The final pathway of β cell destruction leading to insulin deficiency, hyperglycemia, and clinical type 1 diabetes is unknown. Here we show that circulating CTLs can kill β cells via recognition of a glucose-regulated epitope. First, we identified 2 naturally processed epitopes from the human preproinsulin signal peptide by elution from HLA-A2 (specifically, the protein encoded by the A*0201 allele) molecules. Processing of these was unconventional, requiring neither the proteasome nor transporter associated with processing (TAP). However, both epitopes were major targets for circulating effector CD8+ T cells from HLA-A2+ patients with type 1 diabetes. Moreover, cloned preproinsulin signal peptide–specific CD8+ T cells killed human β cells in vitro. Critically, at high glucose concentration, β cell presentation of preproinsulin signal epitope increased, as did CTL killing. This study provides direct evidence that autoreactive CTLs are present in the circulation of patients with type 1 diabetes and that they can kill human β cells. These results also identify a mechanism of self-antigen presentation that is under pathophysiological regulation and could expose insulin-producing β cells to increasing cytotoxicity at the later stages of the development of clinical diabetes. Our findings suggest that autoreactive CTLs are important targets for immune-based interventions in type 1 diabetes and argue for early, aggressive insulin therapy to preserve remaining β cells.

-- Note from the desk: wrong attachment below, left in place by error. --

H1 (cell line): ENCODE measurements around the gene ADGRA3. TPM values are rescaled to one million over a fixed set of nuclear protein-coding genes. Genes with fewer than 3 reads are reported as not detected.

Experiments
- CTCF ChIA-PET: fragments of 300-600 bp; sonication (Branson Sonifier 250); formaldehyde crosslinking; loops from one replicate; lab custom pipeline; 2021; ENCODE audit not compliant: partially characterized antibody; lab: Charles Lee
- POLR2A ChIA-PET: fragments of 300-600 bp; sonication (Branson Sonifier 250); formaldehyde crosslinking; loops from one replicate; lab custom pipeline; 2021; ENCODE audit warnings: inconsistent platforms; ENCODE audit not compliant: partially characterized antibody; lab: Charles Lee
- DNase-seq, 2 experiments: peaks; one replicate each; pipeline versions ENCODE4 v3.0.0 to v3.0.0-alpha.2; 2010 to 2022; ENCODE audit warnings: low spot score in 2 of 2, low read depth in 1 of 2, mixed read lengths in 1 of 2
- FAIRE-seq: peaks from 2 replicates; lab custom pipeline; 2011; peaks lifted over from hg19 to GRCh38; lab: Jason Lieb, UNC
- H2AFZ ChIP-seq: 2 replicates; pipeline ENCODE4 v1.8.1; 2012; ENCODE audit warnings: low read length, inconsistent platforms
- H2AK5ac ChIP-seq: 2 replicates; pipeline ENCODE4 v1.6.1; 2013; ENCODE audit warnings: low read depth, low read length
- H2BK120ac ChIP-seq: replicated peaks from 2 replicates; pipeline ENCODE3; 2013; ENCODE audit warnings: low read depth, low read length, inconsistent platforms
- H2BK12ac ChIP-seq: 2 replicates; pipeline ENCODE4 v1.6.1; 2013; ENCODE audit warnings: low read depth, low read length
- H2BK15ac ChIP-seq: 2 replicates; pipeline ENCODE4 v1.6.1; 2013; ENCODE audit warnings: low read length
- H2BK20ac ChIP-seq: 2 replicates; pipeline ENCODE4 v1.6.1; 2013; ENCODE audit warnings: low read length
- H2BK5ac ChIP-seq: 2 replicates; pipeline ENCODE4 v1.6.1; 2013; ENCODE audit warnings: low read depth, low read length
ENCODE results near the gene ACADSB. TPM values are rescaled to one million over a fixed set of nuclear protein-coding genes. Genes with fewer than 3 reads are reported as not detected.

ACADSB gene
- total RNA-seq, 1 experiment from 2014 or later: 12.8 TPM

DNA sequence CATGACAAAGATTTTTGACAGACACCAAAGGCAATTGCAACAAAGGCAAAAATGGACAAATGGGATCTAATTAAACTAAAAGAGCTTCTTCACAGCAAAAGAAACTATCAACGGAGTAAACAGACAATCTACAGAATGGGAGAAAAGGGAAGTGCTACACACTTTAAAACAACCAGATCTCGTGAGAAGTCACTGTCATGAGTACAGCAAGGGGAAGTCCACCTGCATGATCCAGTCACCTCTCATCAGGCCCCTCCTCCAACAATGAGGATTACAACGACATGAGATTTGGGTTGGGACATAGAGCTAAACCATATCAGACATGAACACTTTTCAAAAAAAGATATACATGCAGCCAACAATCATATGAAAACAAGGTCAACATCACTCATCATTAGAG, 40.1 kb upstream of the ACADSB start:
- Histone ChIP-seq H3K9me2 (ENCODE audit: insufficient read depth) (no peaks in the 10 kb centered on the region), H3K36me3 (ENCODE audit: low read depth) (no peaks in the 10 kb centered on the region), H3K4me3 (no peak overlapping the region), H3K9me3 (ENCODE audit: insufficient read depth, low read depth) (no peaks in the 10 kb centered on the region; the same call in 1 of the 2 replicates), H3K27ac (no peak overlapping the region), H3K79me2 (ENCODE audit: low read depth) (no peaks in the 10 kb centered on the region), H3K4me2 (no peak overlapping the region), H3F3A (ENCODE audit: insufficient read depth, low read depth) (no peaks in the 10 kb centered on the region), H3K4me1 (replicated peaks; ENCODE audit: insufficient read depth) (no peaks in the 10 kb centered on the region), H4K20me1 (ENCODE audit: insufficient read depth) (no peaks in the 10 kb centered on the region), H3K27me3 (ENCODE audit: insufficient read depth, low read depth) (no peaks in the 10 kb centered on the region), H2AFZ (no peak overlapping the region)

Ania Skowera, Richard J. Ellis, Ruben Varela-Calviño, Sefina Arif, Guo Cai Huang, Cassie Van-Krinks, Anna Zaremba, Chloe Rackham, Jennifer S. Allen, Timothy I.M. Tree, Min Zhao, Colin M. Dayan, Andrew K. Sewell, Wendy Unger, Jan W. Drijfhout, Ferry Ossendorp, Bart O. Roep, Mark Peakman
Enhanced islet killing at high glucose concentration is related to translation of insulin mRNA rather than insulin secretion.